Chef Shuffle

What to Know About Noma’s New Chef

Ing has worked at the restaurant for less than two years.
Ing has worked at the restaurant for less than two years. Photo: Niels Quist Petersen / Demotix

When Daniel Giusti vacates his post as Noma’s chef de cuisine at the end of this month, sous-chef Ben Ing will take the reins of the Copenhagen spot that is often called the most influential restaurant in the world. Yet there’s a good chance that you don’t recognize Ing’s name. You will soon — after all, it’s not just anybody who gets awarded such a coveted, important role.

A native of Ottawa, the 30-year-old Ing started cooking while playing for the Ottawa Junior Senators hockey team. When he was 18, he took his first restaurant job at a place called the Lapointe Fish Restaurant. A bussing job led to a garde manger position, and Ing, not seeing a future in hockey, dropped pucks for molds and enrolled in the culinary school at Algonquin College in Ottawa.

After working at a few restaurants, his first job out of college was at the Fraser Café, described by Canadian newspaper The Globe and Mail as “a culinary mainstay in Ottawa’s New Edinburgh neighbourhood.” Not exactly “the best restaurant in the world,” but Ing credits the chef-owners there, brothers Ross and Simon Fraser, as early mentors who, he told the paper, continue to influence his cooking style. The brothers, in turn, describe Ing as a cook who motivates those around him while also helping to create an inquisitive environment where “questions, discussions, and ideas” are encouraged. In other words, he sounds like the kind of guy you want running a high-wire, boundary-pushing kitchen.

In between his time in Ottawa and his arrival in Denmark, Ing did some culinary globe-trotting, spending six months in Australia, including four at the Royal Mail Hotel in Melbourne. The kitchen there was run from roughly 2007 to December 2013 by Dan Hunter, who was once head chef at Mugaritz, another one of the world’s top-ranked restaurants. Ing also spent time at two of New York’s more celebrated spots, Café Boulud and Eleven Madison Park. In fact, it was Ing’s tenure at the latter that would set in motion his takeover of Noma’s kitchen.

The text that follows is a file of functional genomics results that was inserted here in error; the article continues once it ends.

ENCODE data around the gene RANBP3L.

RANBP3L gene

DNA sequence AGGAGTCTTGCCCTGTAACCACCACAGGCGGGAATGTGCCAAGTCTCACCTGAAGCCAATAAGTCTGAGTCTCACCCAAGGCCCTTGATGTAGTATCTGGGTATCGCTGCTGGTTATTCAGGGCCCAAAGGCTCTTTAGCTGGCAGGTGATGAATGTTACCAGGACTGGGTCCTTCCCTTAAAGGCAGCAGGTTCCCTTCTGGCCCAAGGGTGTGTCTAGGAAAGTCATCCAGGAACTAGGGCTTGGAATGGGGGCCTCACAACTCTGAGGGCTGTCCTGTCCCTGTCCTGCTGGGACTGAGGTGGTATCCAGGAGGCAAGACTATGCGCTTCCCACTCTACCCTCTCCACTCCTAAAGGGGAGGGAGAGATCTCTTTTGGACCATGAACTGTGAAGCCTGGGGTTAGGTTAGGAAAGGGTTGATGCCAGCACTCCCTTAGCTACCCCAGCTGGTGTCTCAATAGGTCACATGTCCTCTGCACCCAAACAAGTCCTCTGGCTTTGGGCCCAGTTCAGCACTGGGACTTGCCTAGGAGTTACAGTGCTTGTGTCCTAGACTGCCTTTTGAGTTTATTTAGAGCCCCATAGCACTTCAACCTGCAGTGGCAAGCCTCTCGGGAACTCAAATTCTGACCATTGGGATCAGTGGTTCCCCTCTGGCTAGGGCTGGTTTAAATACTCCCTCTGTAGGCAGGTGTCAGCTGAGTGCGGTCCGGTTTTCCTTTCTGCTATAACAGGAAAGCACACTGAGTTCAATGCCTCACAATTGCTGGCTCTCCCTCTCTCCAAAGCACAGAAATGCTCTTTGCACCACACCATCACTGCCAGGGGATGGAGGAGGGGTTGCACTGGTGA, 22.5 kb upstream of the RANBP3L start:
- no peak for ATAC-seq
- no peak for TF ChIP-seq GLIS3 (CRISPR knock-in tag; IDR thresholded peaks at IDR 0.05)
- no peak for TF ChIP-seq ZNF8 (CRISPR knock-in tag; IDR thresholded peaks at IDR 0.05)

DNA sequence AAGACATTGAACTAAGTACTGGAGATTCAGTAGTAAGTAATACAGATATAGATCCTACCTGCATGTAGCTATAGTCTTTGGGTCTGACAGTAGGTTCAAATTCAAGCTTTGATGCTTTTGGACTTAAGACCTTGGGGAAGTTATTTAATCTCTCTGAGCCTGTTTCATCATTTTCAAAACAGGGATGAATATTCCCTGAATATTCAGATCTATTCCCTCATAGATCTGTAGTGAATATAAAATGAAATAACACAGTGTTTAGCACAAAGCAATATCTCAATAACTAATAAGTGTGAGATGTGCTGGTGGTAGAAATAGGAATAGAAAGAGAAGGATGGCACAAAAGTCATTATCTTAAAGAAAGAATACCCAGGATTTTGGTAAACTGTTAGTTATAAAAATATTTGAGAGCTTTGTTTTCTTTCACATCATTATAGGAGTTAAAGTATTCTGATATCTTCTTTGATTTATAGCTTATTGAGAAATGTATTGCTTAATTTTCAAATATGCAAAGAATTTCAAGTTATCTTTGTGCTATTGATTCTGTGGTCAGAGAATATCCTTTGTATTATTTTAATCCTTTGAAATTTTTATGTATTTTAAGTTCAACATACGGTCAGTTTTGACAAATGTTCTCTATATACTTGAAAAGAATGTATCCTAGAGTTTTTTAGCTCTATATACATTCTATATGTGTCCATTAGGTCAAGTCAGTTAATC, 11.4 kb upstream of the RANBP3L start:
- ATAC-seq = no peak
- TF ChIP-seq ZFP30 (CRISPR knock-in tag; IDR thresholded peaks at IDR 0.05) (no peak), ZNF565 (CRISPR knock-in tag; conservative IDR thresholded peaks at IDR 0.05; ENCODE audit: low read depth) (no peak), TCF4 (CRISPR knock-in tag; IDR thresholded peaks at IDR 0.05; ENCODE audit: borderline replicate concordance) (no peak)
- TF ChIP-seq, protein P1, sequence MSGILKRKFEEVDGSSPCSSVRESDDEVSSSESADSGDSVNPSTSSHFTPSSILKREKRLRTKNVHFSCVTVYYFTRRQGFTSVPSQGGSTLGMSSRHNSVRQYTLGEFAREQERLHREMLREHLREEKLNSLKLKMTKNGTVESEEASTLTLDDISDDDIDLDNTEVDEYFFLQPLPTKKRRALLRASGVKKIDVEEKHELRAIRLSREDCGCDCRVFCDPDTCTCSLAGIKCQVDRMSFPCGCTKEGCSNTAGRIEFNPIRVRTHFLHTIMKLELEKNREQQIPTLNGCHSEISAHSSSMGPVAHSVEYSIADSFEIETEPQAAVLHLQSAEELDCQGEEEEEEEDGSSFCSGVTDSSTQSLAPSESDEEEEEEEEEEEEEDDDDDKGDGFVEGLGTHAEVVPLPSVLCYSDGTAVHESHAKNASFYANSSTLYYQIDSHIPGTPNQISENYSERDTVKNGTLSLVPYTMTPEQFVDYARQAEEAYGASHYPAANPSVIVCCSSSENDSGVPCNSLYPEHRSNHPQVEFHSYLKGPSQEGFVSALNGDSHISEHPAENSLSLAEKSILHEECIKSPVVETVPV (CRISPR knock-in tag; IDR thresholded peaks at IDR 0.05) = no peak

After setting his sights on Europe, Ing told the Ottawa Citizen last summer, he emailed EMP chef Daniel Humm asking for advice or contacts. Humm offered to connect Ing with his top five choices, which led to the offer from Noma. By January 2014, the young chef was already in Copenhagen. That offer was initially just for a trial, but Redzepi and his cohorts were apparently impressed enough to offer to a permanent position. Six months after starting, Ing had earned the position of chef de partie.

In fact, Ing’s rise to the top of one of the world’s most prestigious kitchens has been improbably swift. In the Globe and Mail article, Redzepi reveals that Ing’s fellow sous-chefs all nominated him for the position despite the fact that he had worked at the restaurant for less than two years. “I asked all the sous-chefs who they would think would be the next head chef, and even though they kind of were next in line they all pointed to Ben. It was a 100 percent unanimous decision,” Redzepi said.

Ing’s appointment comes at an interesting time in Noma’s history. The restaurant is, of course, approaching a time of great transition: It will close its doors at the end of the year, and Noma as the world knows it will cease to exist — and later reopen, hopefully in 2017, as part of a urban farm with a greenhouse and a totally rethought menu. Ing, in other words, will be the chef who shepherds the restaurant through some of its final days before it is reborn, like a phoenix foraged from the ashes, as Noma 2.0.

Ing did tell the Citizen last summer that he wants to do “something in Ottawa” and help make it “a destination” spot. But first he has a pop-up to run next month in Australia, and a new job to take on.

What to Know About Noma’s New Chef